Spark Tank award for energy saving CSU students


Wednesday 29 Mar 2017

Charles Sturt University (CSU) has won an inaugural award for an energy saving initiative to be implemented in student residences across four campuses.

The CSU Bright Spark initiative won $10 000 in the 'Home Category' of the Spark Tank program funded by NSW Office of Environment and Heritage (OEH) and run locally by the Skillset Environment team at the Flannery Centre, Bathurst.

Thirteen communities in the NSW Central West region lodged ideas to save energy with Spark Tank and pitched proposals to a panel of experts at the Flannery Centre on Thursday 16 March.

The CSU pitch was presented at the competition by CSU Green sustainability officer Ms Alesha Elbourne (second from left in photo), and student sustainability advisor Ms Kiara Blyth, from CSU in Orange.

"The pitch was a 'Shark Tank'-style pitch of our CSU Bright Spark idea in front of a panel of four judges, OEH and Skillset staff, Spark Tank finalists and their guests," Ms Elbourne said.

"We had a lot of fun with it, giving the judges shark face masks and interacting with the audience as we presented our plans to implement energy saving initiatives and events on campus to educate and inspire students in residences to engage with sustainability.

"The pitch centred on how the CSU Bright Sparks program will encourage students to lower energy use by: turning off lights in residences; recycle more; and reduce waste. The program engages students in events and initiatives, such as Move Out to donate non-perishable food to charity; the Energy Challenge competition to reduce power use; REScycle; tree planting days; and active transport activities.

"The sustainability advisors will do a combination of energy saving initiatives that have been run by CSU Green and Residence Life before and new ones that are campus specific.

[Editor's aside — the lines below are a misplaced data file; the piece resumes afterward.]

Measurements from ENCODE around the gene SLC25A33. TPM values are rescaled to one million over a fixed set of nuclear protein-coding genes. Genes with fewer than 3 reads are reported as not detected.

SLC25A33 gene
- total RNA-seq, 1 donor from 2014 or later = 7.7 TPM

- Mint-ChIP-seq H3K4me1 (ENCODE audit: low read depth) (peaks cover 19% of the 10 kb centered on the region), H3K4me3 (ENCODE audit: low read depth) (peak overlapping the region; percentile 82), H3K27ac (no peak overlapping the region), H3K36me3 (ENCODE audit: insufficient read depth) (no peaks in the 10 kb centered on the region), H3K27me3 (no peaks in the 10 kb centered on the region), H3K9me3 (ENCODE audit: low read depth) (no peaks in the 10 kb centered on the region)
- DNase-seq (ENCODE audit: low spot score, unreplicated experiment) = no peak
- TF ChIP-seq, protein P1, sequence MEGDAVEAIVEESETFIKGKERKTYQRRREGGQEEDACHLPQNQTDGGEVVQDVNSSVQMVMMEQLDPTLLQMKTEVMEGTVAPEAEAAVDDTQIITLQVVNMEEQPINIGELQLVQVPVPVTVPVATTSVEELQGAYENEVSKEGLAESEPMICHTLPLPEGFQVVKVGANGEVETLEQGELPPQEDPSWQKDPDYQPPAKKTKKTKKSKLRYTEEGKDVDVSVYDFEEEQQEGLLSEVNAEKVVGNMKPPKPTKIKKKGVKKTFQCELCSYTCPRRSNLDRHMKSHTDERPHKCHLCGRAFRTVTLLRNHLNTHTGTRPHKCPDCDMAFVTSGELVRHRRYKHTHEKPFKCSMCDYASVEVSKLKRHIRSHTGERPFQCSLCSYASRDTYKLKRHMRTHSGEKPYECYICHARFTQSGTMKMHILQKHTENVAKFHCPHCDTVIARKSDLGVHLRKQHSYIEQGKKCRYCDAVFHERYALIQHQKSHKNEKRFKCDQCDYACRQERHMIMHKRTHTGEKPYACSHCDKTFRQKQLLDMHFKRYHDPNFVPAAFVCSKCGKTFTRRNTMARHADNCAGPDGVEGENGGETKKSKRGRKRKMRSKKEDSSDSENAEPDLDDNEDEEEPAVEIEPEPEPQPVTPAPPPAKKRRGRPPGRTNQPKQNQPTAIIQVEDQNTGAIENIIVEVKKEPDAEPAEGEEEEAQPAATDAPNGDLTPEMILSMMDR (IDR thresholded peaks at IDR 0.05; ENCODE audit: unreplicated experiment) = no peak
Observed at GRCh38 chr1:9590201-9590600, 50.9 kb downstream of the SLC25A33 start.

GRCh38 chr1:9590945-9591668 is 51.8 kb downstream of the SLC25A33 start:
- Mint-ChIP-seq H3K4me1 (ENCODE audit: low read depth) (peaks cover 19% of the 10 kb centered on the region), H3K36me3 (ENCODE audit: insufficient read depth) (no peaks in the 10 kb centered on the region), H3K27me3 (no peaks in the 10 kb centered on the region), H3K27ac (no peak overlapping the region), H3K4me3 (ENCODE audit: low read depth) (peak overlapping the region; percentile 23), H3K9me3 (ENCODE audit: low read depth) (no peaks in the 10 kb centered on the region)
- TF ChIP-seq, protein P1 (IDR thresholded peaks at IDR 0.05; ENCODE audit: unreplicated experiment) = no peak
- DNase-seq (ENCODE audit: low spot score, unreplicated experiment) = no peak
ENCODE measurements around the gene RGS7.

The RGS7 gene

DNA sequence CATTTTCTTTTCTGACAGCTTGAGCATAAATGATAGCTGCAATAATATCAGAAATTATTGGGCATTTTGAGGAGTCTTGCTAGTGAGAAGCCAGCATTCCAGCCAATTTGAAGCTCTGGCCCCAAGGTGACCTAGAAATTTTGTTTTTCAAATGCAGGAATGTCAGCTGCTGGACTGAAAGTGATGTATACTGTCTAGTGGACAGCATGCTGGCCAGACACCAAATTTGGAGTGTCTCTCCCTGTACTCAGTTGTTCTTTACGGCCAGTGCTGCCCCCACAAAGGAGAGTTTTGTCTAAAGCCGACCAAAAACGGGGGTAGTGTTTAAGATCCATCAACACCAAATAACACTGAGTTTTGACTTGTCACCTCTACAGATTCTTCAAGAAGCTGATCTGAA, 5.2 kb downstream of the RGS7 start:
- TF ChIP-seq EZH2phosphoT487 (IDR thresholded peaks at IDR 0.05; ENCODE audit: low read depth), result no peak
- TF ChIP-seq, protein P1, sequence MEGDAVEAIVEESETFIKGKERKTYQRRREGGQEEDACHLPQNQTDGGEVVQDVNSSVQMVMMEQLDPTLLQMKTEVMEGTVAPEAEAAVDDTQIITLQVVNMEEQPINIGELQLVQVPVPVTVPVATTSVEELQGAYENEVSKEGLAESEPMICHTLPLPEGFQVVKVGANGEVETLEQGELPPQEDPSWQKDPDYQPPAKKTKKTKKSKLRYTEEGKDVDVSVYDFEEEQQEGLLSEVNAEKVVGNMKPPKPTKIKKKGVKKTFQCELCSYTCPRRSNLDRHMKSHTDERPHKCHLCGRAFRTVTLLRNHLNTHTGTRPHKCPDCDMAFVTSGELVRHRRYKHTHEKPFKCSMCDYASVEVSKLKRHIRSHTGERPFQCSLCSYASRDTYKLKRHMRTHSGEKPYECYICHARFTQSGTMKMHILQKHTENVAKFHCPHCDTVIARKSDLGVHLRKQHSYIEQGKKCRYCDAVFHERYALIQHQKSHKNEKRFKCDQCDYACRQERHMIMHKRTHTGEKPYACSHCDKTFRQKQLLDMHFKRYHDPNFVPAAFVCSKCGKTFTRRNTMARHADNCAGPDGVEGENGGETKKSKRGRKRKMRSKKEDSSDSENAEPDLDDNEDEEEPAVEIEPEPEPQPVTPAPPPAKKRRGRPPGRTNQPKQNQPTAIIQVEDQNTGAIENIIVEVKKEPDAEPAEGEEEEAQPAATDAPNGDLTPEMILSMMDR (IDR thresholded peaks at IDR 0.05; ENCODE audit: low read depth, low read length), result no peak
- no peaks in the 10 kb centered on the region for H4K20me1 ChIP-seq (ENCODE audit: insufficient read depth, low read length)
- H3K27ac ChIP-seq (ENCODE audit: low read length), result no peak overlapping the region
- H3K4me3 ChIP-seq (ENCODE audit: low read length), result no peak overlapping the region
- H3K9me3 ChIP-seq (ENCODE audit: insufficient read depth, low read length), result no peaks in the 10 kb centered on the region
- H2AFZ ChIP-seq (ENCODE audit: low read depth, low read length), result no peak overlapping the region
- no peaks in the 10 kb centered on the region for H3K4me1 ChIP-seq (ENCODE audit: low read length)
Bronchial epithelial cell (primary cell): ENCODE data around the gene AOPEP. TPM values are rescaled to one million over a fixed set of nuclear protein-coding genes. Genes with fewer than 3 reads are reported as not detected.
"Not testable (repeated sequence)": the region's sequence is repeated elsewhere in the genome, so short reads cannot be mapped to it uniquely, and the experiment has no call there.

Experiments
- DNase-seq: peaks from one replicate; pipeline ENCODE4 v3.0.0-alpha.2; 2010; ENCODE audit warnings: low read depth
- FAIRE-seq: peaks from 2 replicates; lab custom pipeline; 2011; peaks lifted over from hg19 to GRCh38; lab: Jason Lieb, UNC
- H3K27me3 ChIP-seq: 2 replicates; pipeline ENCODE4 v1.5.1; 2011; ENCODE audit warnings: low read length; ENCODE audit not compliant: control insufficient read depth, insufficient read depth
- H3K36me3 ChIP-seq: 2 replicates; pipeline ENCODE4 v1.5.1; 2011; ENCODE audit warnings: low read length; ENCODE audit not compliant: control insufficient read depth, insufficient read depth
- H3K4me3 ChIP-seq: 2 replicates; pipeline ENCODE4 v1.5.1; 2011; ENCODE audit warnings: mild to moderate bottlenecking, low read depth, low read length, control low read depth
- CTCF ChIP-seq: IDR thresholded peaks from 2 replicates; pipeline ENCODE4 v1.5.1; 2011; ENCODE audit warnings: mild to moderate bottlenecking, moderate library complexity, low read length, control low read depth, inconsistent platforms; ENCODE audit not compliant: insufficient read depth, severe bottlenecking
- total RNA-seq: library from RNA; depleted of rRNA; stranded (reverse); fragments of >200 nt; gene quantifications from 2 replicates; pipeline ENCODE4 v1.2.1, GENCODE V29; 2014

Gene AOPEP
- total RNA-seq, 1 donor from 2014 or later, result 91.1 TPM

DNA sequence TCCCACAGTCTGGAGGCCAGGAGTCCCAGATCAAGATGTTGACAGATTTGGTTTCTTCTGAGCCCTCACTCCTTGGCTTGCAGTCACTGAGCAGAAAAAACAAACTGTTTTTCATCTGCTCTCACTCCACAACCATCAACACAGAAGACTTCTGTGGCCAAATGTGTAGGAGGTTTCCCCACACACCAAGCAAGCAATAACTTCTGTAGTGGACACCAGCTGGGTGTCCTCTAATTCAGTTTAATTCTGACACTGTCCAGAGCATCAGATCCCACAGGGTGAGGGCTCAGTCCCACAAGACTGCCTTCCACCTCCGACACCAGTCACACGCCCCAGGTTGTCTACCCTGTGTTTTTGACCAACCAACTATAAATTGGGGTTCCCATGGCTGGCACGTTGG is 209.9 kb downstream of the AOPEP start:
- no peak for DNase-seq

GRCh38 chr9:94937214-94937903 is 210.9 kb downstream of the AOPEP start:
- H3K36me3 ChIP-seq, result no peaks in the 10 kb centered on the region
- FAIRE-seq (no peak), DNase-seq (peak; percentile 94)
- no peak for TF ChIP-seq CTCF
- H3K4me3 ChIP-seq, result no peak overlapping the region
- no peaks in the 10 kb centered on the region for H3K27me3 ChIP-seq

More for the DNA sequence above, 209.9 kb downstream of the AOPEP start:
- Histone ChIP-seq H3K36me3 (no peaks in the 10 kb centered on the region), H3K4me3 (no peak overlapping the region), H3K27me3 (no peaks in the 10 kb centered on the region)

"We pitched the whole concept of the sustainability advisor role and the initiatives they would run as a complete energy saving idea for the University."

Ms Elbourne said the CSU Bright Sparks initiative is an opportunity for the University's new student sustainability advisors in on-campus residences to embed energy and sustainability education at a peer-to-peer level.

"The Spark Tank $10 000 prize will help to support our sustainability advisors to roll-out the project in student residences at Albury-Wodonga, Bathurst, Orange, and Wagga Wagga to run sustainability initiatives and events," she said.

"Having the sustainability advisors in residences supports the University's efforts through the Learning in Future Environments (LiFE) program to embed sustainability throughout our whole organisation. It encourages our students to gain the skills required to be sustainability leaders and make a significant contribution to lowering the University's carbon footprint."

Ms Elbourne said this is the first intake of sustainability advisors, and the initiatives and events they undertake in 2017 will shape the future of the project.

"Sustainability advisors can have a significant impact in normalising strong sustainability practices because of their reach to 2 200 students in University residences in Albury-Wodonga, Bathurst, Orange and Wagga Wagga," Ms Elbourne said. "They also have the opportunity to engage off-campus students and staff at the University through broader sustainability events, initiatives and sustainability promotions."


ends

Media contact: Bruce Andrews, (02) 6338 6084

Media Note:

Contact CSU Media to arrange interviews with Ms Alesha Elbourne from CSU Green. She is based at CSU in Bathurst.

Photo (left to right): Mr Peter McMillan (judge) from Regional Development Australia, Ms Alesha Elbourne (CSU Green), Ms Kiara Blyth (student sustainability advisor, CSU in Orange), and Ms Katie Shammas (judge) from the Office of Environment and Heritage.